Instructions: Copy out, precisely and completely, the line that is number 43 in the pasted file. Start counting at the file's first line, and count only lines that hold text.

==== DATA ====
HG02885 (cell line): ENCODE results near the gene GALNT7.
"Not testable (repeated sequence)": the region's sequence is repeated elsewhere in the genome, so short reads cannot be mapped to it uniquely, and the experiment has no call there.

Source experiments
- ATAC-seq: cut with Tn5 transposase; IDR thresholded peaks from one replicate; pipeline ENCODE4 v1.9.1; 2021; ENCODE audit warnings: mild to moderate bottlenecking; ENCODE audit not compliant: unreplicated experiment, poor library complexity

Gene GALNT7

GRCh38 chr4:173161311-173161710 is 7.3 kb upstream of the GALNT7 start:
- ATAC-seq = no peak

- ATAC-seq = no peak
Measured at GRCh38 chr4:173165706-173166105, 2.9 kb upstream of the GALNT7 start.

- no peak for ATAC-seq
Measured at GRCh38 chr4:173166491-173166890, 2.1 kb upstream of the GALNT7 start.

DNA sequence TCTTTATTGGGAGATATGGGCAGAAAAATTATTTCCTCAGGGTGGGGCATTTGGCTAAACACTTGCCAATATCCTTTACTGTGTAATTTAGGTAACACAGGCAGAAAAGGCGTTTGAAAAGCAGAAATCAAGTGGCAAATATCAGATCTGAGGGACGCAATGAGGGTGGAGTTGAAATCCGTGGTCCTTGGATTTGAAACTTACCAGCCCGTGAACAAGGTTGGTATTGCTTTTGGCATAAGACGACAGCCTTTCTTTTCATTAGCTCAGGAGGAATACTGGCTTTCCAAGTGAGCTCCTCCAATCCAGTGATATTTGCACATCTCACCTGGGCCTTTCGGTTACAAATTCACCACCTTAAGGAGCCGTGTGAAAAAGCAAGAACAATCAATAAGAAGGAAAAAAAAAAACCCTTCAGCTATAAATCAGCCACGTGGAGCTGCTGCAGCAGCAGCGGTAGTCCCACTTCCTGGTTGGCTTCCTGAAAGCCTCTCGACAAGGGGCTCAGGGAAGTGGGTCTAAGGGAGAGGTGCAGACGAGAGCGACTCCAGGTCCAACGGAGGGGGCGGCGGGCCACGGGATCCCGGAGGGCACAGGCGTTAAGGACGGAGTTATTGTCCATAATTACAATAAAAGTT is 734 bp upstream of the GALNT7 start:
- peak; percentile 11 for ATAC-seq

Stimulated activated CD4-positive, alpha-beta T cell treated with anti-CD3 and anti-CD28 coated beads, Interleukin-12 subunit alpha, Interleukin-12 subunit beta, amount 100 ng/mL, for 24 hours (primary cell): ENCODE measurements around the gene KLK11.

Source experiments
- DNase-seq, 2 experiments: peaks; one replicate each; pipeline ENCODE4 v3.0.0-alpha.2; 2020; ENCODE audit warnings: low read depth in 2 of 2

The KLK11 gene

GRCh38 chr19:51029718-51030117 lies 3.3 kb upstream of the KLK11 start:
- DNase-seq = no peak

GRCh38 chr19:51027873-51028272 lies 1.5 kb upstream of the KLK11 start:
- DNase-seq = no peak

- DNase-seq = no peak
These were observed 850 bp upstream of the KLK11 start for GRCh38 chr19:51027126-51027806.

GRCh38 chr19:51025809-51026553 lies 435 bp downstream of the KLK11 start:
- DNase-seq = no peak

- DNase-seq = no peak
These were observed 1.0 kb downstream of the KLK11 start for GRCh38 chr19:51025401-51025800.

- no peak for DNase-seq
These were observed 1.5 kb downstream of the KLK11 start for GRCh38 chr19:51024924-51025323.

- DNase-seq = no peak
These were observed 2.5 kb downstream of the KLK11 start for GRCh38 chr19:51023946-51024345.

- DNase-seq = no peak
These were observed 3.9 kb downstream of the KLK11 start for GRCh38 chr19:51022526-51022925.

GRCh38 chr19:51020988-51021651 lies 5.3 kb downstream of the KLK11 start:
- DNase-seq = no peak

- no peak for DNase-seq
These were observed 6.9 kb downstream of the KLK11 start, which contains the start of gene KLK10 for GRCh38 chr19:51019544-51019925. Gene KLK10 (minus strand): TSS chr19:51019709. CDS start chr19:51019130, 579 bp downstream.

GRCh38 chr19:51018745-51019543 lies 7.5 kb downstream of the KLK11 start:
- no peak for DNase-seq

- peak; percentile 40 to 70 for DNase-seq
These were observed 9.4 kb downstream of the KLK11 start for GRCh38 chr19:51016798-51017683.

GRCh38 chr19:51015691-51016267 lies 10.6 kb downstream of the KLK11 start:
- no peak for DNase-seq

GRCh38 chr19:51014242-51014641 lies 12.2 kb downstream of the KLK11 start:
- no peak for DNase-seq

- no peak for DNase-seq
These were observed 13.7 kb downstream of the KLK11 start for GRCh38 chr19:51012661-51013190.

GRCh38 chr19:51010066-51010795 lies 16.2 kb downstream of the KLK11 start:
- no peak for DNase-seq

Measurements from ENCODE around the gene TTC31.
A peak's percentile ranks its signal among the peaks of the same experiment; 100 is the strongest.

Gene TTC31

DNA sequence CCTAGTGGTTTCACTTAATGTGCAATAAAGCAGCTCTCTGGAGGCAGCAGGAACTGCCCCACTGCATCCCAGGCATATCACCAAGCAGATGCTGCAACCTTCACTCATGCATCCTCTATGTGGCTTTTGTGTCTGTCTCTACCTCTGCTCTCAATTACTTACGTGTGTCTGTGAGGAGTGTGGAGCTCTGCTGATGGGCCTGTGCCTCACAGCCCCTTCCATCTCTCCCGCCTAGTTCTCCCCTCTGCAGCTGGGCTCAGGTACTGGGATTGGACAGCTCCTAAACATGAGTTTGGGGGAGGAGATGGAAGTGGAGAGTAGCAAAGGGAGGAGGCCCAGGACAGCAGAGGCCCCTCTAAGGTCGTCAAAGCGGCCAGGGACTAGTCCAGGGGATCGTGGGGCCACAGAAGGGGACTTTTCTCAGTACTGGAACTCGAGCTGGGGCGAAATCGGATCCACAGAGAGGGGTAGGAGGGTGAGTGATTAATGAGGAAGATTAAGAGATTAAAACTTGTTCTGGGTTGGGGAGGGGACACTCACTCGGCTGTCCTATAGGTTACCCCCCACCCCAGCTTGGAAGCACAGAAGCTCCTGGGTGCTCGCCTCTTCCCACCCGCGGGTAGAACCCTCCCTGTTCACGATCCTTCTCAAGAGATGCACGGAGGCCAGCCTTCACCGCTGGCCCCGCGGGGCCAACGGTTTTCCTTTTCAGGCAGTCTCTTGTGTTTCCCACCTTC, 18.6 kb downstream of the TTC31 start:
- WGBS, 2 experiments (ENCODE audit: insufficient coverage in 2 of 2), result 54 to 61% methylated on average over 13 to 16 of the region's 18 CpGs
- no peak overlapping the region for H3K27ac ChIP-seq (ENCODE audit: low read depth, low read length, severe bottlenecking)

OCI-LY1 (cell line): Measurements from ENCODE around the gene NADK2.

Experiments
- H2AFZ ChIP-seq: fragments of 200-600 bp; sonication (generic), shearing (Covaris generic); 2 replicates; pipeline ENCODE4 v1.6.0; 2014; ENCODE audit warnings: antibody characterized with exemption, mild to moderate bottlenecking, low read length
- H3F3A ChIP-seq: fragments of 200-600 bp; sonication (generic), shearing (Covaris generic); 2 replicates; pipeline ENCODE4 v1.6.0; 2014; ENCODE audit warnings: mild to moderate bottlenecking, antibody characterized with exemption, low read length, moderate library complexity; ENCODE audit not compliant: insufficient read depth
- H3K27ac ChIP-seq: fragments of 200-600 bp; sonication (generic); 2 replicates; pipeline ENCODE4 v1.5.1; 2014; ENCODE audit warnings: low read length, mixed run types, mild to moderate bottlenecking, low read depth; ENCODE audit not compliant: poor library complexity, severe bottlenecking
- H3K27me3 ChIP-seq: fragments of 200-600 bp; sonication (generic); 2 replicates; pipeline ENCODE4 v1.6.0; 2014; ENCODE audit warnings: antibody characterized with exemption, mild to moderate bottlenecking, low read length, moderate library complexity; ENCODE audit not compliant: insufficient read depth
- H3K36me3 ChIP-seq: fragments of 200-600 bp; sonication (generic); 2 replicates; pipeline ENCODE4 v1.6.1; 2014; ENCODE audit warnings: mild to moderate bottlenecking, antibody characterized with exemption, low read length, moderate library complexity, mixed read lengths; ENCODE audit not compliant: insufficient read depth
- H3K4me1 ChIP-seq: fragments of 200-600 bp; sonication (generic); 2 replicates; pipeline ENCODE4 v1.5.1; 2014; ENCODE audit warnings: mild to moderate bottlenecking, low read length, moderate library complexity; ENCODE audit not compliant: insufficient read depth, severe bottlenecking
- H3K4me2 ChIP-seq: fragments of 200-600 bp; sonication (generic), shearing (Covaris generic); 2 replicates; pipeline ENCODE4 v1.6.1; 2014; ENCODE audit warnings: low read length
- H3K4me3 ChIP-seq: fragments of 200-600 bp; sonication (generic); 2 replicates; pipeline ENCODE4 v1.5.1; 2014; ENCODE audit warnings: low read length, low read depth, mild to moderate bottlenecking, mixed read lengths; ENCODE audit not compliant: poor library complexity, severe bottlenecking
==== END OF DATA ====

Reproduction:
- no peak for DNase-seq